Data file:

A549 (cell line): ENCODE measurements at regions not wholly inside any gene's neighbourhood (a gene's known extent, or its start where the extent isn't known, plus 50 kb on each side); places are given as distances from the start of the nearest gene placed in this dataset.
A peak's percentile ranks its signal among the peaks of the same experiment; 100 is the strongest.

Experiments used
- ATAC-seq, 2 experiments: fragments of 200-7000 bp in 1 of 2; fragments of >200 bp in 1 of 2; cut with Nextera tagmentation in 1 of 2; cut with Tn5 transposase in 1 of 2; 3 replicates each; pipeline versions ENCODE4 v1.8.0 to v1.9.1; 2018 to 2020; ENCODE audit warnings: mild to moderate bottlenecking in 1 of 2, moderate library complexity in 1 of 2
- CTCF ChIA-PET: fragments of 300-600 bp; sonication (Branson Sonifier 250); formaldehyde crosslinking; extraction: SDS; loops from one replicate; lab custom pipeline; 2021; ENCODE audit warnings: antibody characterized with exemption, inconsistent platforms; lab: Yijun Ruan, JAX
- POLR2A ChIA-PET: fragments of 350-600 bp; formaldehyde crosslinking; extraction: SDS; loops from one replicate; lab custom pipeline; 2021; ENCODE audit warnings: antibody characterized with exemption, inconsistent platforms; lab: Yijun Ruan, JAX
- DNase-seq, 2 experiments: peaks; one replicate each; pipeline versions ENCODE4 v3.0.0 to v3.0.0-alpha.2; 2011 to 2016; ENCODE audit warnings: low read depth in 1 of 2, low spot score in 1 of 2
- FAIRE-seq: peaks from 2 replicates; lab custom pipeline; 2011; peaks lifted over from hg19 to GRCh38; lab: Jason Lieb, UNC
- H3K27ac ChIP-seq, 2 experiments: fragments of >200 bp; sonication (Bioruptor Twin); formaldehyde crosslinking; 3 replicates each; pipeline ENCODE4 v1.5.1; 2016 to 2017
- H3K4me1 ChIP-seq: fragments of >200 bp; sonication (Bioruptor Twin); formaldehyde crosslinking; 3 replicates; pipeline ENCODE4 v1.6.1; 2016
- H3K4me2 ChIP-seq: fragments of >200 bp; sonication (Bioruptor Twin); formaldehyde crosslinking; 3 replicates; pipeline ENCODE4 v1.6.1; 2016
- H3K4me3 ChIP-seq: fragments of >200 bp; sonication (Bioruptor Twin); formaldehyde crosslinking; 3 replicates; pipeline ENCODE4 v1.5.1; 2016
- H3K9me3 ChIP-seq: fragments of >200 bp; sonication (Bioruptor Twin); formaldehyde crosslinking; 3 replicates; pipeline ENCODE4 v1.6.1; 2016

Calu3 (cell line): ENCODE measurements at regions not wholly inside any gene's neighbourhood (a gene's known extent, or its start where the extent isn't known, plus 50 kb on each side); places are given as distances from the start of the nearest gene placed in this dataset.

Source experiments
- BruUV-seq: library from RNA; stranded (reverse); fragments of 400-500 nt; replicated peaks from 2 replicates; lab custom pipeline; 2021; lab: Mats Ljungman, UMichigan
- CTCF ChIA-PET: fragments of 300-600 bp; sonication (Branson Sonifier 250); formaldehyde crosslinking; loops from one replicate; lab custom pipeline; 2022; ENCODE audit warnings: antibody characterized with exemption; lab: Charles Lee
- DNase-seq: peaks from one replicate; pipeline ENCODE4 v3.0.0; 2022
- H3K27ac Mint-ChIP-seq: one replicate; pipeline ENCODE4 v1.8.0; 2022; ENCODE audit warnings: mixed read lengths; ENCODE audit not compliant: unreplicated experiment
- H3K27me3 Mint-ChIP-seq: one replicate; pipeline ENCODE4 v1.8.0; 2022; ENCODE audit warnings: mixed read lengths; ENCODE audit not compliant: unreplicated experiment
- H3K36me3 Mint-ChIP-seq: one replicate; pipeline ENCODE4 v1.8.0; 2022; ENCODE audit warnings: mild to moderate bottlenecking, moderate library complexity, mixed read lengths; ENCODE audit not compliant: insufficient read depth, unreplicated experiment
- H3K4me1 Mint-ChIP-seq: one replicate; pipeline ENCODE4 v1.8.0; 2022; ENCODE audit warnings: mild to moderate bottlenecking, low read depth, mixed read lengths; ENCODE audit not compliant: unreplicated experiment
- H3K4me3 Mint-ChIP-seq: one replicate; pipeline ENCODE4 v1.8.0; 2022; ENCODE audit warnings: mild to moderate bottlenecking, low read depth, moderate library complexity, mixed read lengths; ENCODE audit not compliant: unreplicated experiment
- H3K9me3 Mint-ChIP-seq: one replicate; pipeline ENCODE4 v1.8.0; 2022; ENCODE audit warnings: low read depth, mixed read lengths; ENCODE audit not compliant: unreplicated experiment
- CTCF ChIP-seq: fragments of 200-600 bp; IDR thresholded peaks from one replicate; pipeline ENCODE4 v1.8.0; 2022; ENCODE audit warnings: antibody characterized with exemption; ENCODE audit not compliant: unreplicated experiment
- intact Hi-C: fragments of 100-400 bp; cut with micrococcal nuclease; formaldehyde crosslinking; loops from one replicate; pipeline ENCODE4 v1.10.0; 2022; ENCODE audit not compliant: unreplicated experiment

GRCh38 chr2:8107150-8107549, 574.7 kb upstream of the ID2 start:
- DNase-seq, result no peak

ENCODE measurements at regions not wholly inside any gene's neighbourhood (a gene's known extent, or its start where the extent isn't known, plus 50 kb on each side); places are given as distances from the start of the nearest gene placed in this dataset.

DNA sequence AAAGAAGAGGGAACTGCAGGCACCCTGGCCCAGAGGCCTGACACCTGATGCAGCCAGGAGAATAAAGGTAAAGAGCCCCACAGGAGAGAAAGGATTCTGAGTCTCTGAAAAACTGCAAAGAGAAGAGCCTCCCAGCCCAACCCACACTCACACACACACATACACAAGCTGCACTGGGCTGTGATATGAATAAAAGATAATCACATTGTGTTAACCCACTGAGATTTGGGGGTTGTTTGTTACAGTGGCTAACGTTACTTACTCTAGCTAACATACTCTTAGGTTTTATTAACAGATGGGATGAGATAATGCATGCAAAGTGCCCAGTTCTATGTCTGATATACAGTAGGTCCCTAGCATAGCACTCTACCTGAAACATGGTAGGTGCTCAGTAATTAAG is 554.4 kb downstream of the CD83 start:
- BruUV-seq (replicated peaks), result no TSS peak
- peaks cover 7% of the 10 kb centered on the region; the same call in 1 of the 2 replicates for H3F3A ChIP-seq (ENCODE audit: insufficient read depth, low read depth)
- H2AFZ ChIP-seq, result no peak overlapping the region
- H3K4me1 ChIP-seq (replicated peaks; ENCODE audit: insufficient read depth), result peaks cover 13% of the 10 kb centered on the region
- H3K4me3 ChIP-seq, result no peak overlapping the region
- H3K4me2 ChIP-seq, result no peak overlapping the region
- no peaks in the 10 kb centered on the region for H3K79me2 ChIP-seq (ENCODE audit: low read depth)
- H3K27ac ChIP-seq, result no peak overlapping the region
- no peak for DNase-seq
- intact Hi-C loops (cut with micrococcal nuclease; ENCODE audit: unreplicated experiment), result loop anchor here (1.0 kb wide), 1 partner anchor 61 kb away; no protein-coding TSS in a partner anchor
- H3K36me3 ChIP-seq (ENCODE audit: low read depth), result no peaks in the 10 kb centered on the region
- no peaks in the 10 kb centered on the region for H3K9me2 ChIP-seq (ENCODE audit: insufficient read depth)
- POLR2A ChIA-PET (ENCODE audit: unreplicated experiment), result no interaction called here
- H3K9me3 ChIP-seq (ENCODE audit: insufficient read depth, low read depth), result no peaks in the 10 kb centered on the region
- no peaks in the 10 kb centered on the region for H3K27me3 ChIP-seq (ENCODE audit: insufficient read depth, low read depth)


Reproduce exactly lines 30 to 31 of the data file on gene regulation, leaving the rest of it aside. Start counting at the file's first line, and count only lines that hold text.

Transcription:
DNA sequence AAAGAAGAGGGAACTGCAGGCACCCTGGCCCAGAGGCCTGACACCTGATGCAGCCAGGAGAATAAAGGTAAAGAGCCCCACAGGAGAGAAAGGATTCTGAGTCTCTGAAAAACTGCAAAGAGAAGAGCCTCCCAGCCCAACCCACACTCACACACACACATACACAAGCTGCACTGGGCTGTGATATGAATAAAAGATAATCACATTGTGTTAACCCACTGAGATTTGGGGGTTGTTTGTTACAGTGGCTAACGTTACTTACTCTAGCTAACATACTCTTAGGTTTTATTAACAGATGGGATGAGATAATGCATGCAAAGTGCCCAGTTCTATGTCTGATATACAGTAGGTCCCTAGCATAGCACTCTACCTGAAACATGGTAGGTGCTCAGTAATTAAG is 554.4 kb downstream of the CD83 start:
- BruUV-seq (replicated peaks), result no TSS peak